First Appearance: Chew #1
Best Writer: John Layman
Best Artist: Rob Guillory

Chew embraces one of the more eye-raising concepts in recent years — a Philadelphia FDA agent draws psychic impressions from whatever he eats to solve crimes, even if it means biting into the occasional human body part now and then. Such a bonkers premise necessitates a great protagonist to keep the story anchored in an emotional reality, and Tony Chu is the man for the job. He’s a fiercely intelligent, grounded character in a world full of crazies. Tony also represents a pleasant oddity in comics — he’s a Chinese-American hero who’s neither a hacker nor ninja/samurai stereotype; in a medium where minority heroes remain unfortunately minimal, Tony is a delightful exception. — Mark Rozeman


1lyingcatfinal.jpg 95. Lying Cat
First Appearance: Saga #1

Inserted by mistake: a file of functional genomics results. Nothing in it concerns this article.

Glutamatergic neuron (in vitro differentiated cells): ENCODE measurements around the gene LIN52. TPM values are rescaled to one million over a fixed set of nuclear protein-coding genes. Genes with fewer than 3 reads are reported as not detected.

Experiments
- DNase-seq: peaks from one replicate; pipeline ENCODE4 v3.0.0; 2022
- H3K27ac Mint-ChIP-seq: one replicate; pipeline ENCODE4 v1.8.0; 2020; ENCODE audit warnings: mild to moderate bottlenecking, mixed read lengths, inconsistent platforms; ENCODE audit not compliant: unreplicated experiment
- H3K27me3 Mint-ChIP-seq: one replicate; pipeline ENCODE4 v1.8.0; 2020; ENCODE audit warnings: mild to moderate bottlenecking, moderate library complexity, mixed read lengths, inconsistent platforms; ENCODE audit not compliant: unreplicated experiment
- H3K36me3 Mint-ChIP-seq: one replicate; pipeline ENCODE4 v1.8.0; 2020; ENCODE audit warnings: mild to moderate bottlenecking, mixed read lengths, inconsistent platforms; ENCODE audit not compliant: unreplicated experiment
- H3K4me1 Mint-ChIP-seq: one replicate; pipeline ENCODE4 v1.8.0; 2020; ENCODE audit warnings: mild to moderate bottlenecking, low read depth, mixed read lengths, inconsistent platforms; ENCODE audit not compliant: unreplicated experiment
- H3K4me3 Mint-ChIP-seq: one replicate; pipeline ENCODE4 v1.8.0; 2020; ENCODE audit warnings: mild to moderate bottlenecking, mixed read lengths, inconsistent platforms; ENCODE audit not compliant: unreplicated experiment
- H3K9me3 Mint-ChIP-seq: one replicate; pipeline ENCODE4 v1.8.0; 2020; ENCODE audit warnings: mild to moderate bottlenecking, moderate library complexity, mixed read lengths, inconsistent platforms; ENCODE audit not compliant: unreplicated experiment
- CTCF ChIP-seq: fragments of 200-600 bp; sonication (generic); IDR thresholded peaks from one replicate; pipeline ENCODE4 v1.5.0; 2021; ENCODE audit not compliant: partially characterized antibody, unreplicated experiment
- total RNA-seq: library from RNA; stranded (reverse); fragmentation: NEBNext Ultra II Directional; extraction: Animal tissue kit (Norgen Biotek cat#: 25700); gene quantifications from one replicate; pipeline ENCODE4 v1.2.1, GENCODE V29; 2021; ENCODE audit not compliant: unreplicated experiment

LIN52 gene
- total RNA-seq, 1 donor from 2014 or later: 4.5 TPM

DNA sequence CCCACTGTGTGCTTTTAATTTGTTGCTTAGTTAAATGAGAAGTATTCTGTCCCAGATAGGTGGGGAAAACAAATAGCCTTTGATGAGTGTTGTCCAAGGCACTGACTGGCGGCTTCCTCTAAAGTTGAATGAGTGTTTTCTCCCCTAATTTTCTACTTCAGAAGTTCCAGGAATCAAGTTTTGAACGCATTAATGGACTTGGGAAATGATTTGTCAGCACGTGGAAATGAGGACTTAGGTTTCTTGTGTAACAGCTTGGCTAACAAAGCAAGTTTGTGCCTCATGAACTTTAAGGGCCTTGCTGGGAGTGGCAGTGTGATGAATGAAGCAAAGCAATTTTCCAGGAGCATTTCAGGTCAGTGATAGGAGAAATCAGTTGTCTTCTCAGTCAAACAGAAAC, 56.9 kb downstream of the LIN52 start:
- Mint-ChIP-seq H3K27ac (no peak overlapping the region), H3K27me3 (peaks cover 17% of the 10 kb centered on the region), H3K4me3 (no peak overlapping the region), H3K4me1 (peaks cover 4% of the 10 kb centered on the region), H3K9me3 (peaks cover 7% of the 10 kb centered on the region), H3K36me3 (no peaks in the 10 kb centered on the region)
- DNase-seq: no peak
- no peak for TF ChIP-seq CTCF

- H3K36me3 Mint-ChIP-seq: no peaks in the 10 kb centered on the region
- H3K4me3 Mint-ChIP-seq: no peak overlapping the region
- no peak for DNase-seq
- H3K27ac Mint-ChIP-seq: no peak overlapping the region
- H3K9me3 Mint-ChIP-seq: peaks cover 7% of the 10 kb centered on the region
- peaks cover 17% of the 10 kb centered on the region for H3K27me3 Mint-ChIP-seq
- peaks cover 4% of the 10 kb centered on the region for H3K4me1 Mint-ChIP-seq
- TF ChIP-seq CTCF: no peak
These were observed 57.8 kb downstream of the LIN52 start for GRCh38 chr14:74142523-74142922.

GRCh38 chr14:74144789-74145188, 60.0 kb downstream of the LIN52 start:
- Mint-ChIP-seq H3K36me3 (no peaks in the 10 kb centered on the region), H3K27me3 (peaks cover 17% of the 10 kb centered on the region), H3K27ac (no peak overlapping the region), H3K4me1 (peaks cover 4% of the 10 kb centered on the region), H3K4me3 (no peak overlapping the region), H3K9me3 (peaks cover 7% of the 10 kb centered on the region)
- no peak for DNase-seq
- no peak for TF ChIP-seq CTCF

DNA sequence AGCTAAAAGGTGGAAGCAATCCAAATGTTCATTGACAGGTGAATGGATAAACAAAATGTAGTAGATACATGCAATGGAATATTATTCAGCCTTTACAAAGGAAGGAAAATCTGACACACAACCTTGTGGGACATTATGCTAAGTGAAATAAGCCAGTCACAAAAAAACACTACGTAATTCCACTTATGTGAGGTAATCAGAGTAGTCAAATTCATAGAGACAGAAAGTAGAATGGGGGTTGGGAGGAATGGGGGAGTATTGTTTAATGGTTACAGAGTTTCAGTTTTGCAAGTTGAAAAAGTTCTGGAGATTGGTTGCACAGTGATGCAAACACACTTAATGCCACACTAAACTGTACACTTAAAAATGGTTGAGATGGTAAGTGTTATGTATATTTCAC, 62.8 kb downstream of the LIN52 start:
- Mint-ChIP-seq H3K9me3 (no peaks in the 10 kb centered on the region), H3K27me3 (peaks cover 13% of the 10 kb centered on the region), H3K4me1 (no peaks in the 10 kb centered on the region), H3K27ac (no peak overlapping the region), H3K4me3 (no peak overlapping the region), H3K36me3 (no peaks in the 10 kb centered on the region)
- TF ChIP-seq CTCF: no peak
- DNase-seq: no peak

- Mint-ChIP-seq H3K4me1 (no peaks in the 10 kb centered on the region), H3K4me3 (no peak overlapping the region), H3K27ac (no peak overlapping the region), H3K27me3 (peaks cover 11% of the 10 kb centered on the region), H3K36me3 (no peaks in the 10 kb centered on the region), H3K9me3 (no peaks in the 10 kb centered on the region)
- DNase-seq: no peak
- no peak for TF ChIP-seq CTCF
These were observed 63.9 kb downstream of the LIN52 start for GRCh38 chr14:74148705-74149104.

Best Writer: Brian K. Vaughan
Best Artist: Fiona Staples 

Don’t be fooled into believing Lying Cat is nothing more than a glorified polygraph. Sure, she only speaks one word — “lying” — whenever she witnesses someone bend the truth, but she also possesses unfathomable depths of loyalty. Lying Cat fights for the individuals she cares about, whether that entails sacrificing an eye in battle or nurturing former child sex slave Sophie:
1sophieandlyingcat.jpg She makes us weep; she makes us cheer and snort with laughter. In Lying Cat, we find extraordinary heroism in the guise of the quirkiest sidekick. —Frannie Jackson


1antonarcanefinal.jpg 94. Anton Arcane
First Appearance: Swamp Thing #1
Best Writer: Len Wein
Best Artist: Berni Wrightson

It’s not often that heroes get to stare into the eyes of the villains who killed them — okay, maybe it is — but there was a special brand of evil in the heart of Swamp Thing’s nemesis. Anton Arcane, like Spider-Man’s Venom, is terrifying because he doesn’t take a form you can just kill or send to a supervillain prison. We’ve seen him take on many different forms since Swamp Thing #1 in 1972 — an old man, a demon from Hell, Swamp Thing himself and the recent protector of The Rot (or basically everything that’s dead) — but the same always remains for Alec Holland’s fly-infested foe: he’s a brilliant manipulator with a soul of pure darkness. — Tyler Kane